One of them is drchrono, a Mountain View, Calif., developer of a mobile EHR for the iPad. The firm graduated from RockHealth. “We found a large number of investors and a large amount of developers in a small amount of time,” said Daniel Kivatinos, the chief operating officer of the firm.
Dr. David Brailer, founder and CEO of the San Francisco-based healthcare investment firm Evolution Partners, is clear-eyed in that he assumes most of the incubator graduates “will disappear.” But, for healthcare leaders, Brailer said, “This is learning. It's experimentation.” It's the kind of thing you'd want, “to have 100 experiments going on,” if you're a healthcare organization CEO, and, “if you want to learn.”
Of course, that's not the view from the startup workbench. Peace, 46, in Chicago already has a few paying customers after being part of several startups. This is “the first one that I've been bootstrapping,” she said.
The incubator's “strategic partners” attracted Peace to HealthBox. They include St. Louis-based Ascension Health and Chicago affiliate Alexian Brothers Health System; the Community Health Network of Indianapolis and the Ridgeview Medical Center of Waconia, Minn., near Minneapolis. “For me, it's all about growth,” Peace said.
In addition to making contact with potential customers, Peace said a surprising benefit she's received from the incubator has been the close connections she's made with her incubator colleagues. “It's very lonely when you're out there on your own as a CEO,” Peace said. “There's nobody to talk to about what you're going through.”
At the incubator, “we work at a table in a loft. I'm running my business three feet away” from the next startup. “We're able to learn from each other. If I ever go back into the hospital world, I'd have all the executives do the same thing.”
Since its founding in Chicago in January 2012, HealthBox has run similar programs in Boston, Nashville; Jacksonville, Fla.; and London. “Part of the reason why we do this is we feel that healthcare innovation happens across the country and across the globe,” HealthBox founder and CEO Nina Nashif said. “Healthcare organizations are everywhere. Clients (that is, tech entrepreneurs) are everywhere.”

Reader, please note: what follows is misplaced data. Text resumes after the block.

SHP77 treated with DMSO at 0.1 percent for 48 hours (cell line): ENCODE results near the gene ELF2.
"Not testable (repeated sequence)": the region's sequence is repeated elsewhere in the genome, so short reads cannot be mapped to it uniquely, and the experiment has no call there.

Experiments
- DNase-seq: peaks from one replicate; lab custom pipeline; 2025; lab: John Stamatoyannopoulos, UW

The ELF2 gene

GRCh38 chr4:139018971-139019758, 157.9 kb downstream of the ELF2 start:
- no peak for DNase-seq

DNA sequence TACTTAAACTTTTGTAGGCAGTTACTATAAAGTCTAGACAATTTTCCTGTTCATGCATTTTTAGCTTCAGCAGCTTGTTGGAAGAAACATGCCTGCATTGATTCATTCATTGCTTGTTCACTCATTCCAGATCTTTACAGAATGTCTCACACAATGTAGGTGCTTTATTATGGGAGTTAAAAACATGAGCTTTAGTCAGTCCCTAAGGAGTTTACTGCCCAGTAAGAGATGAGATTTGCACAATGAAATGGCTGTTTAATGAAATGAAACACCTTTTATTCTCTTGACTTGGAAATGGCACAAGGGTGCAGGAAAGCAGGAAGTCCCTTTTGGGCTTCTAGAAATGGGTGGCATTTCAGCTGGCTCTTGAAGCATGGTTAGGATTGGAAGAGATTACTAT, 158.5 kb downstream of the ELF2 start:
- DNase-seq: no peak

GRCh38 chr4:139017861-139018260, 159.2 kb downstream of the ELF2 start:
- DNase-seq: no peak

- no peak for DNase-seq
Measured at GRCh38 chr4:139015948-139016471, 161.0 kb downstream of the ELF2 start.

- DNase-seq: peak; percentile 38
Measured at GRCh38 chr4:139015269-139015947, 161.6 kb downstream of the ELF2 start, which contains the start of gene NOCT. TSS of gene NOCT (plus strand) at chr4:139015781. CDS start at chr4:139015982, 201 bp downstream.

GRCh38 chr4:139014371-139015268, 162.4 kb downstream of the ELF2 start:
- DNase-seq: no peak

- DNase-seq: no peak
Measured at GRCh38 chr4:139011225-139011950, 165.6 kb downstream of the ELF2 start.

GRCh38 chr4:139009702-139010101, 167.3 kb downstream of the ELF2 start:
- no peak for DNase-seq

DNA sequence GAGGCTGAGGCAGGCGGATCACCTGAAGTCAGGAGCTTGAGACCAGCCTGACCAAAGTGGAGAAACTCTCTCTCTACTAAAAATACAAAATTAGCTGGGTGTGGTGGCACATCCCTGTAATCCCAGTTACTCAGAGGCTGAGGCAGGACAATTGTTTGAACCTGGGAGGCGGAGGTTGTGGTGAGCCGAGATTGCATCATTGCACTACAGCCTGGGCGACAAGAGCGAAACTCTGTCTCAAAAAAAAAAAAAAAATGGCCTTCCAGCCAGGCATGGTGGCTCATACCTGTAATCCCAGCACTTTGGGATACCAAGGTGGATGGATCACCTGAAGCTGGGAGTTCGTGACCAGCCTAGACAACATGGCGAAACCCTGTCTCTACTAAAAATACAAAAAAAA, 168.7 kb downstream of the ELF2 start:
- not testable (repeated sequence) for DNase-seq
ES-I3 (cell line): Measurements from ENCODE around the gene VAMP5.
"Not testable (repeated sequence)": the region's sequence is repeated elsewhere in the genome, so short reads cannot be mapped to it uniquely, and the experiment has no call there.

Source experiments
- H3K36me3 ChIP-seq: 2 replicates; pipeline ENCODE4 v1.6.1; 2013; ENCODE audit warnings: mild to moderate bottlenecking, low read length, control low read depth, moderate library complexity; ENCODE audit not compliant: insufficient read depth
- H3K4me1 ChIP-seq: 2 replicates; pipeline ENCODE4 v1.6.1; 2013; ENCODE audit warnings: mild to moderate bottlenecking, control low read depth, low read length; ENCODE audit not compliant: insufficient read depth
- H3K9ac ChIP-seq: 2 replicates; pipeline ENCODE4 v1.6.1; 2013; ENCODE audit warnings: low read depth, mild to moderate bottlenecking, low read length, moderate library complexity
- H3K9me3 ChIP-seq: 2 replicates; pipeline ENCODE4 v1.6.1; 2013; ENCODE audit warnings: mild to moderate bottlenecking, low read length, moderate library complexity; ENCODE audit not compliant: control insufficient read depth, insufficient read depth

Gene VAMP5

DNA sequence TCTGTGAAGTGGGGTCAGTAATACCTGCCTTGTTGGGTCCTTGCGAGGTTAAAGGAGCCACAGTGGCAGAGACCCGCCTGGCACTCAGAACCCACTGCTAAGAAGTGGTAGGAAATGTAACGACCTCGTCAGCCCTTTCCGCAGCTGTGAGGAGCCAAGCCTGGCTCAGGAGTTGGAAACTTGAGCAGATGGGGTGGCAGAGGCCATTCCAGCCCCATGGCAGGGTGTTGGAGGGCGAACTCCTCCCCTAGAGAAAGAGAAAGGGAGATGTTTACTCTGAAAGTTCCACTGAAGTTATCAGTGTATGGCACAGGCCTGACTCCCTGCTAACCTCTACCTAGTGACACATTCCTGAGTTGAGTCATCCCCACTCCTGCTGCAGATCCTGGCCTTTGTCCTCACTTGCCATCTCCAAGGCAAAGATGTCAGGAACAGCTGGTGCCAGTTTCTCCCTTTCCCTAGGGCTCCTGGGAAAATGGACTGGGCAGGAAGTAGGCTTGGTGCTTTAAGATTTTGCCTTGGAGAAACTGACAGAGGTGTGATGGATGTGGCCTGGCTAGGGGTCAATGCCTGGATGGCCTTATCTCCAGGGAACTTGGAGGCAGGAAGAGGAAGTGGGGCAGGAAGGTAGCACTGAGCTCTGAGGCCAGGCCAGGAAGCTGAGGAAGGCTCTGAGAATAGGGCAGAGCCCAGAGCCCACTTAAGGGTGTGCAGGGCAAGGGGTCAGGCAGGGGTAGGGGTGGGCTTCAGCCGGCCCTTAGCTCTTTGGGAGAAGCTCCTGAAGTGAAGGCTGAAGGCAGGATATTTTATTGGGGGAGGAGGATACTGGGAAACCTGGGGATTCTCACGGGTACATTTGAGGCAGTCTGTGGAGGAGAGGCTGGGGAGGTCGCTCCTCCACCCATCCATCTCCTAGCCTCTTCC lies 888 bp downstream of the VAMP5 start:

But IT venture capital funding is concentrated in Silicon Valley and Boston. That allows incubators to serve the function of bringing a city's most promising startups into a one-stop shop where they can be showcased for investors. Strategic investors “don't want to miss the next opportunity,” Nashif said. “The incubators are able to find the chosen few with promising ideas and businesses.”
Some of the firms, such as Peace's Ludi, already have customers and sales. Others are little more than an idea. Either way, no one is asked for a credit check. HealthBox selectors focus on only a few questions: “Is there a market need for this (and) how much do we believe in the founders?” Nashif said.
Different regions have different strategic partners and investors. In Chicago, supporters for HealthBox operations and its investment fund include Walgreen Co., the retail drugstore giant; Express Scripts, a pharmacy benefit manager; Blue Cross and Blue Shield Venture Partners, an investment fund of 22 Blues plans; Merge Healthcare, a health IT developer; and SandBox Industries, a tech incubator working outside the healthcare industry. There are also several venture capital firms involved.
At the end of the entrepreneurs' training period comes “demo day,” when they get up in front of a roomful of potential investors and pitch their wares in five-minute spiels. “I go to all the demo days,” said Missy Krasner, a Mountain View, Calif.-based adviser at Mergenthaler Ventures who canvasses health IT incubators for investment opportunities. With more than a dozen incubators now in operation, “the independent accelerator is at its tipping point.”
Follow Joseph Conn on Twitter: @MHJConn